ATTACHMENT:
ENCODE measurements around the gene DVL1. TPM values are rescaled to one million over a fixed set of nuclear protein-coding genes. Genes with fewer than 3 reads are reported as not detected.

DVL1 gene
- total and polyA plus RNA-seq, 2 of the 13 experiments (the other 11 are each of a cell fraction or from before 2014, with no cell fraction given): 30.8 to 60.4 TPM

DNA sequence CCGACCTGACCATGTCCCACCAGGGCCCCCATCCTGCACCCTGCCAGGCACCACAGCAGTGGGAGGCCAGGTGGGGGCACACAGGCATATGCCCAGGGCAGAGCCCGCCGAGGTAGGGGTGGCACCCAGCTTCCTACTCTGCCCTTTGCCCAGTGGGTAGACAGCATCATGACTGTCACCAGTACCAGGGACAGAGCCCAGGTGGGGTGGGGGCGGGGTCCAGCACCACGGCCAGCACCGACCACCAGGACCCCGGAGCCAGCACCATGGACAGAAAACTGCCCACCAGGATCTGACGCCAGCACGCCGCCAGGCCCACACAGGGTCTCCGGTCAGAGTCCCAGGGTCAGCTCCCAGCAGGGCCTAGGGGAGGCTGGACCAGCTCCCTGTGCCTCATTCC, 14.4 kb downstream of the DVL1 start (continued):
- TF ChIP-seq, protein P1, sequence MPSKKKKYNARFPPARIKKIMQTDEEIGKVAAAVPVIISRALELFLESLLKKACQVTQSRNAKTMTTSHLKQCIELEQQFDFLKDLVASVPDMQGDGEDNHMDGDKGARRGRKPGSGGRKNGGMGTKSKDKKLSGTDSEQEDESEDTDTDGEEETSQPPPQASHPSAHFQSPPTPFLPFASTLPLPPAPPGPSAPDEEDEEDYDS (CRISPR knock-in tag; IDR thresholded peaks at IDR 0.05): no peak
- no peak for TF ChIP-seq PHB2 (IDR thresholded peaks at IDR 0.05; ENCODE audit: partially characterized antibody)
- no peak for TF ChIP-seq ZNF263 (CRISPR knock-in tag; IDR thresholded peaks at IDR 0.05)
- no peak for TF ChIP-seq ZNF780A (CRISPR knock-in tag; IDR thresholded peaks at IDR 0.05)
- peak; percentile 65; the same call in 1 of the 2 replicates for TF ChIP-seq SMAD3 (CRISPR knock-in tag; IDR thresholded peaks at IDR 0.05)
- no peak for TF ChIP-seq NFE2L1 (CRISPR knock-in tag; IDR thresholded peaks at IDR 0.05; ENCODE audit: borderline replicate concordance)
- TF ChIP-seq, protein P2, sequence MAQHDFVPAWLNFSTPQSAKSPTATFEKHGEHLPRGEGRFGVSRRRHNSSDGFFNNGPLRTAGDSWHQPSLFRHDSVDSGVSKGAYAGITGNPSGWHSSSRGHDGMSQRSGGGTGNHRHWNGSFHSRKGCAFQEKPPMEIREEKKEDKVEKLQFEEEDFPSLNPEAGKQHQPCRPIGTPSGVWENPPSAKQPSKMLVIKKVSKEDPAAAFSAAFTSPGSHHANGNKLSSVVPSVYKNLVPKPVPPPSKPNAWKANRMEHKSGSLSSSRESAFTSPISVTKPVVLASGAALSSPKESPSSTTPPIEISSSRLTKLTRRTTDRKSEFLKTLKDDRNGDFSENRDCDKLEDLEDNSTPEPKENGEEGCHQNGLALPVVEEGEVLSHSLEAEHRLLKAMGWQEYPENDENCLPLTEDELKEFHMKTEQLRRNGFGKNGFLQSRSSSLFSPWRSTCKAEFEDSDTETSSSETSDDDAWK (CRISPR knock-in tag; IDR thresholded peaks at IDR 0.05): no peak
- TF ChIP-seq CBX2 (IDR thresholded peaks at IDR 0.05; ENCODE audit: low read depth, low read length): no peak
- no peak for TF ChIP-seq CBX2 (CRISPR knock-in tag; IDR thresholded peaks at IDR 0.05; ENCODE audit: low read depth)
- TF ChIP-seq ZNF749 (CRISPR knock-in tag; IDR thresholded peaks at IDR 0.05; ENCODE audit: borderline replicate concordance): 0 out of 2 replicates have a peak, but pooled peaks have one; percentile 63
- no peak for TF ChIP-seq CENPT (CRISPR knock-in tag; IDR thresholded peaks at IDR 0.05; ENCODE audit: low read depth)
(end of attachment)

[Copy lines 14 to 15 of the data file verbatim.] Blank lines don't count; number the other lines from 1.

- TF ChIP-seq ZNF749 (CRISPR knock-in tag; IDR thresholded peaks at IDR 0.05; ENCODE audit: borderline replicate concordance): 0 out of 2 replicates have a peak, but pooled peaks have one; percentile 63
- no peak for TF ChIP-seq CENPT (CRISPR knock-in tag; IDR thresholded peaks at IDR 0.05; ENCODE audit: low read depth)